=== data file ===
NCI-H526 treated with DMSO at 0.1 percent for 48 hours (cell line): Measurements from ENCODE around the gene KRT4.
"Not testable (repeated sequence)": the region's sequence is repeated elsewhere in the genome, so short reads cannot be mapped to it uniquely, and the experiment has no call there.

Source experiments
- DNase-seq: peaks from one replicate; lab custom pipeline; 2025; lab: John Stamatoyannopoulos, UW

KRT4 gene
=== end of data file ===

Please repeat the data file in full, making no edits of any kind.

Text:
NCI-H526 treated with DMSO at 0.1 percent for 48 hours (cell line): Measurements from ENCODE around the gene KRT4.
"Not testable (repeated sequence)": the region's sequence is repeated elsewhere in the genome, so short reads cannot be mapped to it uniquely, and the experiment has no call there.

Source experiments
- DNase-seq: peaks from one replicate; lab custom pipeline; 2025; lab: John Stamatoyannopoulos, UW

KRT4 gene